For the young people, it became crystal clear that cultures of remembrance in the public sphere are always linked to questions of power and are embedded into a field of discourse, which responsible citizens can influence and change. The first, authentic steps in this field were taken as part of the school project and it should not come as surprise to you that some of the young people are now actively involved in local politics (2022).
Some elements of the community did have a vested interest in keeping these stories quiet and the students were publicly confronted when they presented their findings to the community. They were accused of dragging up the past, something that no one wanted to do. City politicians also pushed back against any proposed changes to the monument but were eventually obliged to agree to changes that illuminated the dark history behind the murders.
- How were race, class, gender differences framed in the event?
The YPAR project brought to the surface old animosities that had laid dormant for 60 years. While the old memorial did state that four American airmen had died on March 4th, 1945 in Graz, there was no mention that the airmen had been executed by local community members following a Nazi policy called Fliegerlynchjustiz in English – “lynch justice for fliers”. Rather, the old monument stated that the aviators had been killed by “cowardly Nazi-fascist murderers”.
The stories about the murders are available from a few sources (Baltimore Sun, Mar 04, 2017 ; Archive Report US Forces 1941-1945), however, there had never been a local examination of the event. It is important to note here that the students were the ones who chose to work on this project. This closely follows the methodology outlined in YPAR.
- What connections can you draw with readings, lectures, and discussions we have held in the class?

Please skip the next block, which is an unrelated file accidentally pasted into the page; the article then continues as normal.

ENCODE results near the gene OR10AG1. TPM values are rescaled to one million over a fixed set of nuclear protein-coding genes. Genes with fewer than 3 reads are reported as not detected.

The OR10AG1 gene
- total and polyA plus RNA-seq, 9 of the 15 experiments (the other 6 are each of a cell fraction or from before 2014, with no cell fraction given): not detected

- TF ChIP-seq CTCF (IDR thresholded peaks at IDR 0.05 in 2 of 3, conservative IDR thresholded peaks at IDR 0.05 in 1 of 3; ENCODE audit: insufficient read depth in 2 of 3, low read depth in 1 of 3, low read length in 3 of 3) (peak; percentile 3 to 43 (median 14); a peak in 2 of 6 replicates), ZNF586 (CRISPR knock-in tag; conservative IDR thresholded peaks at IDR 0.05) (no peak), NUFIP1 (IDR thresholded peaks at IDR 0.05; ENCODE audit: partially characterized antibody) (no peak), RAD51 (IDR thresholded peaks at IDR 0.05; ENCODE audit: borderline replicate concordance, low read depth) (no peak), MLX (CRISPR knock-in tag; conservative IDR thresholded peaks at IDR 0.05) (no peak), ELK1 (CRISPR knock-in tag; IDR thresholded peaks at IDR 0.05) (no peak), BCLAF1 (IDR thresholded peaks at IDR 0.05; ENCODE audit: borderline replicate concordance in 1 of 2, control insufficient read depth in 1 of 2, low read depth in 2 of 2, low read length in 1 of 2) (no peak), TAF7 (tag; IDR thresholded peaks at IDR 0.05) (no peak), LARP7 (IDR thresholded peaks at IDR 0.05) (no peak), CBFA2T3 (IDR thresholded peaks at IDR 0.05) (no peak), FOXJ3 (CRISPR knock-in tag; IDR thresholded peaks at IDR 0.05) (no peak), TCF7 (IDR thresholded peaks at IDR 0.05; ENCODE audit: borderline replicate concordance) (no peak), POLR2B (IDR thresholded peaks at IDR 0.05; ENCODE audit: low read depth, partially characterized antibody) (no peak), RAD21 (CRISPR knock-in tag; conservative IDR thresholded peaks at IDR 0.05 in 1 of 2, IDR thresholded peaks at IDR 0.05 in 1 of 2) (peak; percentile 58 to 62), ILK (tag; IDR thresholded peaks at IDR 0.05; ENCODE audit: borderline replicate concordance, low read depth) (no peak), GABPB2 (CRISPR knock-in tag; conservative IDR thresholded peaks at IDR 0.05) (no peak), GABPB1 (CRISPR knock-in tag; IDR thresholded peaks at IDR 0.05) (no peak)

Notions of citizenship are fluid. How we define ourselves as citizens can change when new information comes to light. The investigation of the students centred on a forgotten war-time memorial. Their work led to public remembering of a war crime committed in March of 1945. The students also participated in rededication plans for the memorial to make clear what had happened.
- What creative ideas or astute analysis about education did you encounter in the event?
Youth Participatory Action Research is a powerful tool to examine local issues of interest to the researchers. One of the key principles of YPAR is that young people become active participants in the work and play a large role in researching the truth. (Petrone et al., 2021)
This is an important technique that can be used by students and teachers to combat the miasma of post-truth that we struggle with today. By completing this work, the students were able to gain a greater respect for the truth and the challenges that come from confronting stories that have been buried in the past.
The methodology (YPAR) used by the students has been suggested as a way to gain a stronger affiliation with the truth, so important in a post-truth world. (Chinn et al., 2021) Students involved in this project have now become involved in local and regional government. It would seem that YPAR is good preparation for anyone who intends to enter a political career in the post-truth future.
The project provided the students with a way to start conversations with parents and grandparents about the war. Family stories can differ greatly from what the official stories present. The students best sum up why it is important to understand a community’s past:
“’What’s the point now?’ We were asked more than once. ‘They’re dead
anyway!’ Well, ‘they’ may be dead, but we’re not. […] Why does this affect us
now, although it has happened so long ago? It affects us because we live and
our present and future are built on that very past that we wonder what it has
to do with us.”
Archive Report: US Forces 1941-1945. (n.d.). Aircrew Remembered. http://aircrewremembered.com/crockett-james.html
Chinn, C. A., Barzilai, S., & Duncan, R. G. (2021). Education for a “Post-Truth” World: New Directions for Research and Practice. Educational Researcher, 50(1), 51–60. https://doi.org/10.3102/0013189X20940683
Former Army pilot recalls little-known WWII tragedy, the mates who didn’t make it. (2017, March 4). The Baltimore Sun. https://www.baltimoresun.com/maryland/bs-md-world-war-ii-pilot-saga-20170304-story.html
Georg Marschnig. (2022). Sometimes it is enough to look back to see the Future clearly.
Petrone, R., Mirra, N., Goodman, S., & Garcia, A. (2021). Youth Civic Participation and Activism (Youth Participatory Action Research). In J. Z. Pandya, R. A. Mora, J. H. Alford, N. A. Golden, & R. S. de Roock, The Handbook of Critical Literacies (1st ed., pp. 50–60). Routledge. https://doi.org/10.4324/9781003023425-6